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Health Tips: Raising Sexually Healthy Children

By Nancy Gesner RNBN
Horizon Sexual Health Program Team Member, Sussex Public Health

As parents we strive to do the best that we can in all areas of parenting. Dealing with the 'big issues' may be especially difficult or daunting. One of the 'big issues' that many parents worry about is the sexual health of their children and teenagers.

Your child is going to hear about sexual health topics through the media, school, the Internet, and of course through their friends. The good news, is that research suggests that children/teenagers still want supportive advice, information and guidance from their parents.


Some worries that parents may have include:

  • the timing to have 'the talk'

  • how much information is too much?

  • should I answer that question now?

  • should I agree to birth control use?

Answering questions about sexuality from your child or teenager is very important. However, many do not ask, so introducing these topics is just as important. Below are some practical tips for parents wanting some help in raising sexually healthy children.

Practical Tips

  • Show love and affection clearly and often.

  • Be clear about your own values and attitudes.

  • Talk early and often. It is a lifetime of talks, not just 'the talk.'

  • Supervise children and teenagers, set limits and provide guidance.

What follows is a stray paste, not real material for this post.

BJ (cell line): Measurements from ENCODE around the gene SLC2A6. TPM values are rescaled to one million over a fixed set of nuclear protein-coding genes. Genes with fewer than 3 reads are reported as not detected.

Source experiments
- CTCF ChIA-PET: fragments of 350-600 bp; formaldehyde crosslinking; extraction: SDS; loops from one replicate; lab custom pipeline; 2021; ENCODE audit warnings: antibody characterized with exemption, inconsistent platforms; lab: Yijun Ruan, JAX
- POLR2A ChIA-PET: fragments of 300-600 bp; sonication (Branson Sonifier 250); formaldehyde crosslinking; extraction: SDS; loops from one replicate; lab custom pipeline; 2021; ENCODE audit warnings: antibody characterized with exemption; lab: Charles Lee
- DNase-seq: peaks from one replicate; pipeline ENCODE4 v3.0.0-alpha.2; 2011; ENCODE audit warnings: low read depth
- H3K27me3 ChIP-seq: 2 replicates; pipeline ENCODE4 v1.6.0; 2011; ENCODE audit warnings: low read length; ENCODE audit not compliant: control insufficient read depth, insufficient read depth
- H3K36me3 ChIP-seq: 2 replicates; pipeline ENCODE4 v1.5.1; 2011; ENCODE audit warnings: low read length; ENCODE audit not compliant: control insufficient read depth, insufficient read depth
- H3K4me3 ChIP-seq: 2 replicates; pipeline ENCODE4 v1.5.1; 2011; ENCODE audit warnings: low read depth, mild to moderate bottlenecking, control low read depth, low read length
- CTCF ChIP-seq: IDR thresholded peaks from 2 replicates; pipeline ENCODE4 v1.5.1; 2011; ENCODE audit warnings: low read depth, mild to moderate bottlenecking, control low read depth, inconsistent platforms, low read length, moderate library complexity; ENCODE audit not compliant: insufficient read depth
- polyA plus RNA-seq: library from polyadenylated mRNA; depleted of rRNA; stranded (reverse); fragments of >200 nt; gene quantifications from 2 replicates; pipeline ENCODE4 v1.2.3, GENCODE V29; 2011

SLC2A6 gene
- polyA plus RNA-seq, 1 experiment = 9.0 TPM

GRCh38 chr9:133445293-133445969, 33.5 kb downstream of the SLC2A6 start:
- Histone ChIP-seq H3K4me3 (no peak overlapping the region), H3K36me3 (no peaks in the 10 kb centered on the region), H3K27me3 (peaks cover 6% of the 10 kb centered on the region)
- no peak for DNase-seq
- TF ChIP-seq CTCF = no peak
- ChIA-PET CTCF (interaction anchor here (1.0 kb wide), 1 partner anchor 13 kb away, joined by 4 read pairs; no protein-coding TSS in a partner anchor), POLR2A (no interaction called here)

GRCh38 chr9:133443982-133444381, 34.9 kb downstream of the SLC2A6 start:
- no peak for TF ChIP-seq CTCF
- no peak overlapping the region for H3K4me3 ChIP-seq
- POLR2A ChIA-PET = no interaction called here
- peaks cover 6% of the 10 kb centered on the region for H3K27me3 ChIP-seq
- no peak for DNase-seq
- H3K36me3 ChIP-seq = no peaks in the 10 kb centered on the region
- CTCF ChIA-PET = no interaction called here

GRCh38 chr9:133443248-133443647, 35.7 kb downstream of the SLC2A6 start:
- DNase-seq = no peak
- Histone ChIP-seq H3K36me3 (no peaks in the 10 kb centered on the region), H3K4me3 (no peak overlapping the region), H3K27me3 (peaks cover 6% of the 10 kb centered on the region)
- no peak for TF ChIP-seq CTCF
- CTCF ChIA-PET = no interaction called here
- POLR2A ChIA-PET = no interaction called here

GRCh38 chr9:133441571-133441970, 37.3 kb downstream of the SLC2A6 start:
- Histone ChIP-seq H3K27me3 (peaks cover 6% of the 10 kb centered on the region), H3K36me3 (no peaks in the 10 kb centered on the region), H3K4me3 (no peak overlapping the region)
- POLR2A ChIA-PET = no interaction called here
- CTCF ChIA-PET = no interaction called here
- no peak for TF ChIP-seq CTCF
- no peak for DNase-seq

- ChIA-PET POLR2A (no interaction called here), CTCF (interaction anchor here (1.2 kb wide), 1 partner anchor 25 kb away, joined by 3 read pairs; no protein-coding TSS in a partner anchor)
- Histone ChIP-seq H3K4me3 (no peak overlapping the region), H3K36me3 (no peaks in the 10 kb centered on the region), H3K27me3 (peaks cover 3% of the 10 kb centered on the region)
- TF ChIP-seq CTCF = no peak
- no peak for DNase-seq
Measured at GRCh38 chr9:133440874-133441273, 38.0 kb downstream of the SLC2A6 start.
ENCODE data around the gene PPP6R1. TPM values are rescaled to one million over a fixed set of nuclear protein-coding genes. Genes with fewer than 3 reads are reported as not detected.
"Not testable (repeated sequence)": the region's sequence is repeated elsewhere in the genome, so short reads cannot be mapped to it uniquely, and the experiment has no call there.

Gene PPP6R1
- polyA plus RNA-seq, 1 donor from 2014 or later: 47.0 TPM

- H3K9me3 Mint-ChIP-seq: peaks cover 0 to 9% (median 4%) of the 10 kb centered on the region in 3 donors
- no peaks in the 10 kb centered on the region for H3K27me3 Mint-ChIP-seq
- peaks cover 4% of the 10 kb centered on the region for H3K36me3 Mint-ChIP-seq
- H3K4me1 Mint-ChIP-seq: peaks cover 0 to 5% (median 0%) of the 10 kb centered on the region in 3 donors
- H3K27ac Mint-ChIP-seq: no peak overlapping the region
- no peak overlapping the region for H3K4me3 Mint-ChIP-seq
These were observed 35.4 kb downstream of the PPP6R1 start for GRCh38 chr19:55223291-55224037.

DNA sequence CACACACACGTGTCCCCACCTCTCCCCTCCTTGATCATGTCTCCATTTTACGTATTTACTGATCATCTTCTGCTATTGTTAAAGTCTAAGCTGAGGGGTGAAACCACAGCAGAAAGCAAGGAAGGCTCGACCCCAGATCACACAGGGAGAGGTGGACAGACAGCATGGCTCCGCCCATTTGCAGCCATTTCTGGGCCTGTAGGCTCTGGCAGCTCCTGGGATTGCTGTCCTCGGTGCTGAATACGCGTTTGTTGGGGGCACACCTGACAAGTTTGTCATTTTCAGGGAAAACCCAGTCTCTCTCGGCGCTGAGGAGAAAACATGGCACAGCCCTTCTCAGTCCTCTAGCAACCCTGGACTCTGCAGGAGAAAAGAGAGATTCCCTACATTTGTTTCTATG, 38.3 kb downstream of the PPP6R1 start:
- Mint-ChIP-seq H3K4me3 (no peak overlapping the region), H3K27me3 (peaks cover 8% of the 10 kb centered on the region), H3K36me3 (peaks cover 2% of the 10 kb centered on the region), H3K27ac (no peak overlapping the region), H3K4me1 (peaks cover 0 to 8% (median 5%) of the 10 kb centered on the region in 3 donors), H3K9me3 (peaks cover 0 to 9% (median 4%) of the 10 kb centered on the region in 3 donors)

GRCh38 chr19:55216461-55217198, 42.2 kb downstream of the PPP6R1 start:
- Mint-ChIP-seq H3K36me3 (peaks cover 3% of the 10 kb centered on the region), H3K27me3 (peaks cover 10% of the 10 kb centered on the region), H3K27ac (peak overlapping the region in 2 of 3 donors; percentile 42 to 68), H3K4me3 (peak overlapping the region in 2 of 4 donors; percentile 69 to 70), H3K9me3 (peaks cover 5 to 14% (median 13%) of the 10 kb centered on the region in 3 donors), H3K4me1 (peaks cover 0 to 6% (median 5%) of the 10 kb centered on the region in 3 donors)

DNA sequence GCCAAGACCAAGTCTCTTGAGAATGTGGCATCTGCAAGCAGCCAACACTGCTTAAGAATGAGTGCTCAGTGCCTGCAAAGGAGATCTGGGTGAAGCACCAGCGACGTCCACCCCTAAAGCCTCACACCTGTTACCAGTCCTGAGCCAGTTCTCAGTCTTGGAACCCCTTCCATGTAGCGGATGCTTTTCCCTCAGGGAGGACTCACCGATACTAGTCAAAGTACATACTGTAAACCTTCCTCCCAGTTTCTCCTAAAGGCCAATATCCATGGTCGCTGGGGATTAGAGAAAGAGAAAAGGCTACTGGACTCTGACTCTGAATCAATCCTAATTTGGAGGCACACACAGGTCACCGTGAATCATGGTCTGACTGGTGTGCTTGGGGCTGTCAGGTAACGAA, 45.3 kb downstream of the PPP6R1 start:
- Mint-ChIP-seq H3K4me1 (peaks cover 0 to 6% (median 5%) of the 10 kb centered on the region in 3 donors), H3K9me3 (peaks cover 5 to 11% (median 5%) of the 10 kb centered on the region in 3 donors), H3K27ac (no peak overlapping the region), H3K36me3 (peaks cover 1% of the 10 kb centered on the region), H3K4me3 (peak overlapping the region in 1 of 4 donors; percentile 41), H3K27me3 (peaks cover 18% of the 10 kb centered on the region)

• Know what programs and websites teenagers are watching and listening.

  • Know their friends and friends' families.

  • Discourage early, steady dating.

  • Discourage relationships where age gaps are large.

  • Encourage and help teenagers set goals and continue education.

  • Be an 'askable' parent.

  • Think about possible questions and practice your answers.

  • Answer simply and honestly. Share your feelings and values.

  • Patience and good listening skills are important.

  • Use 'teachable moments' such as television commercials or shows with sexual content, a pregnant woman or a news report about teenage pregnancy/sexually transmitted infections. Long car drives give you a captive audience.

  • Tell them when you do not know, or if you are embarrassed…this is okay. Seek help from outside supports as necessary.

Sexual health is an important part of who we are throughout our lives, and needs respect and protection. Research shows us that children and teenagers that have good understanding about sexual health issues are more likely to postpone sexual activity, or protect themselves from the possible dangers if they choose to be sexually active.

Children and teenagers that are sexually healthy will usually also, have good body image, good relationship skills and well-developed decision making skills.

Our role as parents is an important part of the sexual health education of our children. If they ask, answer. If they do not ask, ask them. If you need help, do not be afraid to ask by talking to your primary care provider or contacting your local Sexual Health Program and/or other valuable community supports.

You may find the following websites helpful in your search for credible and up-to-date answers.


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